AREA WHERE HURRICANES DEVELOP IS WARMER, SAY NOAA SCIENTISTS
May 1, 2006 — The region of the tropical Atlantic where many hurricanes originate has warmed by several tenths of a degree Celsius over the 20th century, and new climate model simulations suggest that human activity, such as increasing greenhouse gas emissions into the atmosphere, may contribute significantly to this warming. This new finding is one of several conclusions reported in a study by scientists at the NOAA Geophysical Fluid Dynamics Laboratory in Princeton, N.J., published today in the Journal of Climate. (Click NOAA satellite image for larger view of Hurricane Katrina taken Aug. 28, 2005, at 11:45 a.m. EDT as the storm raged as a Category 5 storm in the Gulf of Mexico, a day before it slammed into the Gulf Coast. Click here for high resolution version. Please credit “NOAA.”)
"This very long-term increase in temperature may seem small but is comparable in magnitude to shorter time-scale, multi-decadal changes that many scientists now believe contribute strongly to an increase in hurricane activity in the Atlantic," said Thomas Knutson, lead author of the paper and a senior research meteorologist at GFDL. "The challenge is to understand the relative roles of anthropogenic and natural factors in producing these temperature changes—and this study is a step in that direction—and then to determine whether and how these long-term changes in temperature could be affecting Atlantic hurricane activity."
The region, which extends from 10 degrees N to 20 degrees N in the area of the Cape Verde Islands, has been identified as the origin for a large portion of major hurricanes in the tropical North Atlantic, and is known as the "Main Development Region." Ocean surface temperatures in this region warmed over the 20th century, roughly tracking the global mean, or average, but this region has greater multi-decadal variability than the global mean does when looking at long-term trends.
The climate model simulations are based on a new state-of-the-art coupled atmosphere-ocean model developed over several years at GFDL. The new simulations include improved representations of a number of environmental factors that can affect climate, such as greenhouse gases, volcanic eruptions, solar variability, land-use changes and atmospheric aerosols, very fine particulate matter in the air. More research is being conducted to improve the representation of these forcings, and of the aerosol effects in particular.
The new model simulations used current best estimates of a number of historical climate forcings to simulate climate variations over the 20th century. In the Main Development Region, the observed warming during the 20th century is simulated much more realistically in the models that include anthropogenic forcing than in models with only natural effects.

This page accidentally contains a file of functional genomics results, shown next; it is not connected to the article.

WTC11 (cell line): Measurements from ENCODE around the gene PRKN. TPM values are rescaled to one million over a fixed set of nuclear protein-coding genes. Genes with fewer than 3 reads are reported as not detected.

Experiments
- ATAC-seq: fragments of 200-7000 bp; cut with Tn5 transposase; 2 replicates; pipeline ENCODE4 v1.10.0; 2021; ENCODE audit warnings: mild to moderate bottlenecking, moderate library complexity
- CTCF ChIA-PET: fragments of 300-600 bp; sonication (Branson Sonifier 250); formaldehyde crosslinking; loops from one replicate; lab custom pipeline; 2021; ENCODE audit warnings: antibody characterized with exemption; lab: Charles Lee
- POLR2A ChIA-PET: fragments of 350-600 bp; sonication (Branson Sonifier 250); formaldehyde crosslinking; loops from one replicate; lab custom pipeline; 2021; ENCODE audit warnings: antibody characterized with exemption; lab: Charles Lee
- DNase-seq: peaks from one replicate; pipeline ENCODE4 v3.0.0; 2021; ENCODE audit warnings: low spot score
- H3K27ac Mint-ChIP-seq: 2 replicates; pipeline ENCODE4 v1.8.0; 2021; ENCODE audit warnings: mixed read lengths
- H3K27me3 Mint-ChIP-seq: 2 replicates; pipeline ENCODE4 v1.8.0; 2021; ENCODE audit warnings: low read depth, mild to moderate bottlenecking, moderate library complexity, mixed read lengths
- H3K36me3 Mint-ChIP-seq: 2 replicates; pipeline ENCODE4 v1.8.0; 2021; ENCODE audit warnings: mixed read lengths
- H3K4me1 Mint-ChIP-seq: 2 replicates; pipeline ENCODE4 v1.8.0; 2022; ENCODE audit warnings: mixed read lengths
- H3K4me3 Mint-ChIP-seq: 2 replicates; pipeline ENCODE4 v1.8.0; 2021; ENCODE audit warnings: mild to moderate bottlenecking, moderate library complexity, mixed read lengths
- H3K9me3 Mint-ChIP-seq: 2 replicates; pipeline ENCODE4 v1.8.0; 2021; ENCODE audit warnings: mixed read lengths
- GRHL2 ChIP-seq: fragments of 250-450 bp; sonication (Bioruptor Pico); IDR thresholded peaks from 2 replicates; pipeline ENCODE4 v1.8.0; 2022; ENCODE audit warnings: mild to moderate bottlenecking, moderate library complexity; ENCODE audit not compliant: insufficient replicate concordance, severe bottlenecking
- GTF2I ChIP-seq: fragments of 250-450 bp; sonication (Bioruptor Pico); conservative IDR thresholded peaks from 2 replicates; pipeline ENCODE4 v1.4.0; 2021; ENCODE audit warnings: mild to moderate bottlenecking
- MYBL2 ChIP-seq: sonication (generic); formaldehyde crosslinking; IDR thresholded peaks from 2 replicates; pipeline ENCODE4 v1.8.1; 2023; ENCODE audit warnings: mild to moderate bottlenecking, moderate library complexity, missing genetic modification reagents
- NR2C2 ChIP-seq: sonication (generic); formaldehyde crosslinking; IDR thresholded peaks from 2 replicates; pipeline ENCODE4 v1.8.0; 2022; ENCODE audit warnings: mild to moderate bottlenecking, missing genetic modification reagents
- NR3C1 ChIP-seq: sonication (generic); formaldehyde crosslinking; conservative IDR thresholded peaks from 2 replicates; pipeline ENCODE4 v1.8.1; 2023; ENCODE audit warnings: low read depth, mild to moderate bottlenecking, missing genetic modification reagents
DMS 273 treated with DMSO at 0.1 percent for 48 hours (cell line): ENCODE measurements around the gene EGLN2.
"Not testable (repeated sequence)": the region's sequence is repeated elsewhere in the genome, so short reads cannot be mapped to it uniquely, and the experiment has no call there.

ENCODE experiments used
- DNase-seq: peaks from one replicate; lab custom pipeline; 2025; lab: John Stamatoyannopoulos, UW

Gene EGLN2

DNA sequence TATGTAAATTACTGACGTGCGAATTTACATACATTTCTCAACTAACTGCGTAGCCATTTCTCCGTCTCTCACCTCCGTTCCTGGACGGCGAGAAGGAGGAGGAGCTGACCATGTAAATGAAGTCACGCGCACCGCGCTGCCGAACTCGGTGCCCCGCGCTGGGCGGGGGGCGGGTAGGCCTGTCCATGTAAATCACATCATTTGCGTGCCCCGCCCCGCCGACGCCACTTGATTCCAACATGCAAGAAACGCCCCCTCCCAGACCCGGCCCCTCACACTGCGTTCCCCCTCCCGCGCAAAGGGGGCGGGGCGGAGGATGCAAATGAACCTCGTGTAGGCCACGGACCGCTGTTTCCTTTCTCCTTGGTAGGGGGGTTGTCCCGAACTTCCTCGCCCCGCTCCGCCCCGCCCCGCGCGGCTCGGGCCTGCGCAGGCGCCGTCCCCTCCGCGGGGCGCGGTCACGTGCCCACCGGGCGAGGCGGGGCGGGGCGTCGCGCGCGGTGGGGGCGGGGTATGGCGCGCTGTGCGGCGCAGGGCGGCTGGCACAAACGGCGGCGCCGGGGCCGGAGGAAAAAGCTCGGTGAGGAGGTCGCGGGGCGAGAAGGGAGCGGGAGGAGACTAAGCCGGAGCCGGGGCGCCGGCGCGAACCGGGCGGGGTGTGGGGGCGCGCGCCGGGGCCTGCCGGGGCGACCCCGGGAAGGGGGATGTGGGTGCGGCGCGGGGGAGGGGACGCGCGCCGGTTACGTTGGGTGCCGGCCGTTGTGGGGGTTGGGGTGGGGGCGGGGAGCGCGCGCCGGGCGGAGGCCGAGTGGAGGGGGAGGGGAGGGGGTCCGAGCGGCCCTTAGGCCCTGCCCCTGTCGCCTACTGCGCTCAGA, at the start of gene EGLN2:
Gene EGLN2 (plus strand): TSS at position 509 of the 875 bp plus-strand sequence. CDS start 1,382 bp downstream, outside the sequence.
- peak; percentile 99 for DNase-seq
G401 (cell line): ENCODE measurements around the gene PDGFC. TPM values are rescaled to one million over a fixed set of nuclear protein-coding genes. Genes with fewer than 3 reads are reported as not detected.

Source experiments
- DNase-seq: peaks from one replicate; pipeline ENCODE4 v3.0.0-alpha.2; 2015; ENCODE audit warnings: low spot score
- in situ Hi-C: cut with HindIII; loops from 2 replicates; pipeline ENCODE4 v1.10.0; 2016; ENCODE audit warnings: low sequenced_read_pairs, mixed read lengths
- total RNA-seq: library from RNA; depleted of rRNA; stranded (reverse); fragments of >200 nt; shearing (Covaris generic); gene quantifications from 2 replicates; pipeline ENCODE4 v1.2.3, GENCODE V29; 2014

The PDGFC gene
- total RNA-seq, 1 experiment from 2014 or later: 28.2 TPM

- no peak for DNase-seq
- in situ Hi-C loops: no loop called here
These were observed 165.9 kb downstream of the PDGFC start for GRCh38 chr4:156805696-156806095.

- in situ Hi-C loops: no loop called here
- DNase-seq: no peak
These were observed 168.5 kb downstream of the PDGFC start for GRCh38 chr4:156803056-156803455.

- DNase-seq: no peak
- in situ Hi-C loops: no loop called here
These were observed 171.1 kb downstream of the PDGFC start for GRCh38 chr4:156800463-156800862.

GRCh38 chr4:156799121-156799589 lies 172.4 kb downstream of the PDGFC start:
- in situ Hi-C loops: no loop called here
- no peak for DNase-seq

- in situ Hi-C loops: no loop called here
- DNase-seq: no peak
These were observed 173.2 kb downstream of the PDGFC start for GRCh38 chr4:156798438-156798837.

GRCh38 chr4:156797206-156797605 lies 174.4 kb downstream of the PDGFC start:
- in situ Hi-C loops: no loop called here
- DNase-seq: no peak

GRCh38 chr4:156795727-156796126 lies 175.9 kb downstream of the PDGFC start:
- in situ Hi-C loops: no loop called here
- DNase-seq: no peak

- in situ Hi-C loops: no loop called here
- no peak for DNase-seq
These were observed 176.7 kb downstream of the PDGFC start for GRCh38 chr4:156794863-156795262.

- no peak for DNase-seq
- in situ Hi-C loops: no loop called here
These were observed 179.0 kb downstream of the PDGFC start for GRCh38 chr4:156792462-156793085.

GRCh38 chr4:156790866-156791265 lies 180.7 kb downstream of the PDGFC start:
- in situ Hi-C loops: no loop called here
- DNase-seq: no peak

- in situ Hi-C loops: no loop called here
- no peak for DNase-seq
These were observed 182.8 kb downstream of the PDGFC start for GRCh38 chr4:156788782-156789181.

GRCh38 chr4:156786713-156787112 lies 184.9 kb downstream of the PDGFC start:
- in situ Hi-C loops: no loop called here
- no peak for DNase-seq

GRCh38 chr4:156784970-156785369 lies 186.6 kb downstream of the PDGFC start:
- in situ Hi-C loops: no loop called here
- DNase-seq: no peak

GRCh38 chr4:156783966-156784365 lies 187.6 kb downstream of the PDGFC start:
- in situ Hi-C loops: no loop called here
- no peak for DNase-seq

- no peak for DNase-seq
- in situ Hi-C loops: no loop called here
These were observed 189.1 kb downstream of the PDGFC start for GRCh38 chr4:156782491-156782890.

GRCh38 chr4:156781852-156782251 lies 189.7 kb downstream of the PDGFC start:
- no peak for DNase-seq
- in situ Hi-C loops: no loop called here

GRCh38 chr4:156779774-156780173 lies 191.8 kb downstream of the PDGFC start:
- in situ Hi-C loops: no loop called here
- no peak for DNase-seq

The results suggest that the century-scale warming tendency in the Main Development Region may have been caused largely by anthropogenic forcing, including increases in atmospheric greenhouse gas concentrations.
Other sources of anthropogenic forcing include aerosols and land-use changes. Examples of natural effects are volcanic emissions, long-term variability of solar radiation, and internal variability, such as the internal processes within the climate system.
Atlantic hurricane variability and its causes is the subject of intensive scientific investigations by scientists. Earlier studies suggest that warmer tropical sea surface temperatures can lead to hurricanes of greater intensity. Other studies at NOAA have concluded that warmer sea surfaces is one of several important factors affecting Atlantic hurricane activity. Ongoing research continues to address uncertainties in the observed trend, past climate forcing estimates, internal variability and climate sensitivity.
Other significant conclusions of the new GFDL study include findings that extend beyond the North Atlantic. Simulations of global trends and trends in several other specific regions also produced more realistic results when anthropogenic forcing was included in addition to natural effects. An example is the Indian Ocean and western tropical Pacific, where a regional warming trend has emerged particularly clearly during the past half century. These conclusions support similar findings from earlier studies.
The Geophysical Fluid Dynamics Laboratory advances NOAA's expert assessments of changes in national and global climate through research, improved models and products. The goal of GFDL's research is to understand and predict the Earth's climate and weather, including the impact of human activities.
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